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Spain May Be Targeting a Resurgence as a Renewable Energy Leader

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Samburaj Das

Samburaj Das

Samburaj is the contributing editor at Hacked and keeps tabs on science, technology and cyber security.


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Climate Change

Spain May Be Targeting a Resurgence as a Renewable Energy Leader

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Following its crippling economic crisis that inevitably led to the country losing ground in its status as a global leader in renewable energy production, Spain is looking to prioritize the sector rather than decimating it.

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The world knows about Spain’s staggering economic crisis, a downturn in its economy that the country is now starting to climb out of. A lesser known fact could make for insightful reading. Spain, with its 300 days of sunshine and a landscape that receive plenty of winds was the world leader in solar and wind energy production between 2007-08, the year before the global financial crisis. As reported by AFP, the year was also one where a decade-long property bubble burst, resulting in previous subsidiaries and benefits granted to renewable energy adopters being reversed with the government also going back on its promises.

Speaking to the publication, Jorge Puebla, a 41-year-old firefighter and father of two who made a substantial renewable energy investment had damning words for the government at the time.

They ruined my life.

In 2007, Puebla and his wife invested a million euros ($1.1 million) in a solar energy farm in the north eastern region of Spain. Puebla’s parents presented themselves as the guarantors for a bank loan that saw the couple borrow 800,000 euros from a bank. The idea for investing in renewable energy was an attractive proposition at the time, during the reign of the Socialist government in power.

Producers of solar energy were guaranteed a “solar tariff” of up to 44 cents per kilowatt-hour for their electricity, a slab that was promised for 25 years. At such returns, the borrowing couple could
comfortably repay their loan payments of 8,400 euros. However, a budget deficit forced the government to cut its promised subsidies and state aid was completely take down when the conservative party rode to power in the next term in 2011.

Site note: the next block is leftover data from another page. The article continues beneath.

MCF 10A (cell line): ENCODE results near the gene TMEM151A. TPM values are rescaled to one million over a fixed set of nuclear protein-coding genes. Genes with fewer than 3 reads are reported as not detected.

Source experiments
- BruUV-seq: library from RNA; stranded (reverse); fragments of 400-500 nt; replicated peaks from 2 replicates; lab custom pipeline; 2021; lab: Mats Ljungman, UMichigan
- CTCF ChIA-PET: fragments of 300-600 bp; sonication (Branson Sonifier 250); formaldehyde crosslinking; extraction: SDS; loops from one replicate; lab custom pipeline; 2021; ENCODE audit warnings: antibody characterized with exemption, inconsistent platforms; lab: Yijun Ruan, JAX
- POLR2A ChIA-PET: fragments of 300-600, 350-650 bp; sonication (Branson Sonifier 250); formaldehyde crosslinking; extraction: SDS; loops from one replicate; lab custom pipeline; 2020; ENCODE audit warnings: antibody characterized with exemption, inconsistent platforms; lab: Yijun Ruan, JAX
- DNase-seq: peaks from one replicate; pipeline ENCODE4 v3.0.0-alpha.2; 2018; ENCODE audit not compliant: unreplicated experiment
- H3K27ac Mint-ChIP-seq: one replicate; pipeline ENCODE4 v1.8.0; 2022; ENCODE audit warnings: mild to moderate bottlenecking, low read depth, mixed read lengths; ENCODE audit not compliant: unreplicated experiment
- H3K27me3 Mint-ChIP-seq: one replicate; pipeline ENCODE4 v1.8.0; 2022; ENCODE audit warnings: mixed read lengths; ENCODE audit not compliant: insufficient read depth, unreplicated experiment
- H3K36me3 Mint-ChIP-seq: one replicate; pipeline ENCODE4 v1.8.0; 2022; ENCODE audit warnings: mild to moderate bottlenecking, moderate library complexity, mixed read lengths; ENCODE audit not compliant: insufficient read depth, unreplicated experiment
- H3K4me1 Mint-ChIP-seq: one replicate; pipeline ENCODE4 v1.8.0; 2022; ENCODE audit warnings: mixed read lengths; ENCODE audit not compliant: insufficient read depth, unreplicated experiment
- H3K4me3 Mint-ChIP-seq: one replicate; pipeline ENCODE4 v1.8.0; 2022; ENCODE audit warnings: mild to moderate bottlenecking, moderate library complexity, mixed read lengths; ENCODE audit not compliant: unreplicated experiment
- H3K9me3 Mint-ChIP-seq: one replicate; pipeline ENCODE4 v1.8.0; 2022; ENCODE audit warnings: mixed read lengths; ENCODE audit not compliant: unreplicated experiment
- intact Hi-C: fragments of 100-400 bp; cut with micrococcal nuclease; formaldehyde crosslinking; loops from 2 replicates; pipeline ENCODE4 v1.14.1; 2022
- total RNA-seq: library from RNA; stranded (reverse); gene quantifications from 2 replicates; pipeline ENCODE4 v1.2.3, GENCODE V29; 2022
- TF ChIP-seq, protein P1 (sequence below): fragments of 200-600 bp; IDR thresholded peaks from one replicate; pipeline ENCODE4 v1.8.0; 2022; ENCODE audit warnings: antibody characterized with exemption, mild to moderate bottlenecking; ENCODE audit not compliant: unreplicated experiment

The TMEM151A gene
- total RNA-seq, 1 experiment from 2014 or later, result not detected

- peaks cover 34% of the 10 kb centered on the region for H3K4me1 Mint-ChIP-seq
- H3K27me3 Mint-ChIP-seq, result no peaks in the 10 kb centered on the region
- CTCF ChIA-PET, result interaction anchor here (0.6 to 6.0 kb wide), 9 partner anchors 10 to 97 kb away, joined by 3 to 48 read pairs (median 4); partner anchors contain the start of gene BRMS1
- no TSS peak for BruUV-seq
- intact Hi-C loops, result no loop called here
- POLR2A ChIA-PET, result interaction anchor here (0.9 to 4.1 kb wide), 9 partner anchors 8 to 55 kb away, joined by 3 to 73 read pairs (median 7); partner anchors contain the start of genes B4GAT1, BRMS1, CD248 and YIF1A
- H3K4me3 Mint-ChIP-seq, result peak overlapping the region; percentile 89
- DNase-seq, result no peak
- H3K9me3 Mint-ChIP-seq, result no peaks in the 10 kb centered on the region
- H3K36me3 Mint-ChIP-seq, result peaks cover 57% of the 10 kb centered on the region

WindmillPuebla’s unfortunate tale is one that is shared by thousands in Spain. At the height of its status as the top global producer of solar energy, Spain’s solar power sector employed 35,000 people in 2008. Now, Spain only employs 5,000 people, according to Jose Donoso, the head of Spain’s chief solar lobby group UNEF (Unión Española Fotovoltaica).

In a remarkable figure that confirms the extent of the economic crisis and its impact, Spain only added 22 megawatts of photovoltaics installations last year, compared to 2,270 megawatts achieved by Great Britain. The wind energy industry also lost half its jobs in the past eight years due to the government’s shift in stance and the economic crisis, with zero wind power installations added so far this year. The situation is so dire that Abengoa, Spain’s most prominent renewable energy company which employs over 27,000 people from around the world is close to filing bankruptcy.

Heikki Willstedt, Spain’s Wind Energy Association policy director explained the year so far:

2015 marks the lowest point in the development of renewables in the past 20 years in Spain.

She notes the importance of the next few years, while stating that “Spain must make up for lost time and fulfil its goals for 2020.”

One of those goals include Spain’s commitment to achieve 20% of its energy demands via renewable energy. In its current course, Spain is at 15%.

Also read: A World Where Solar Land is More Valued than Farm Land

Spain’s Prime Minister Mariano Rajoy made a pledge at the World Climate Conference 2015 (COP21) to mandate a “law on climate change,” if re-elected. Rajoy has previously spoken against renewable energy, claiming it to be far too expensive for it to be feasible.

Despite the slowest year yet in expanding on renewable energy installations in the past two decades, Spain is still the third biggest exporter of wind power in the world and the fifth largest producer.

Images from Shutterstock.

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Samburaj Das

Samburaj Das

Samburaj is the contributing editor at Hacked and keeps tabs on science, technology and cyber security.

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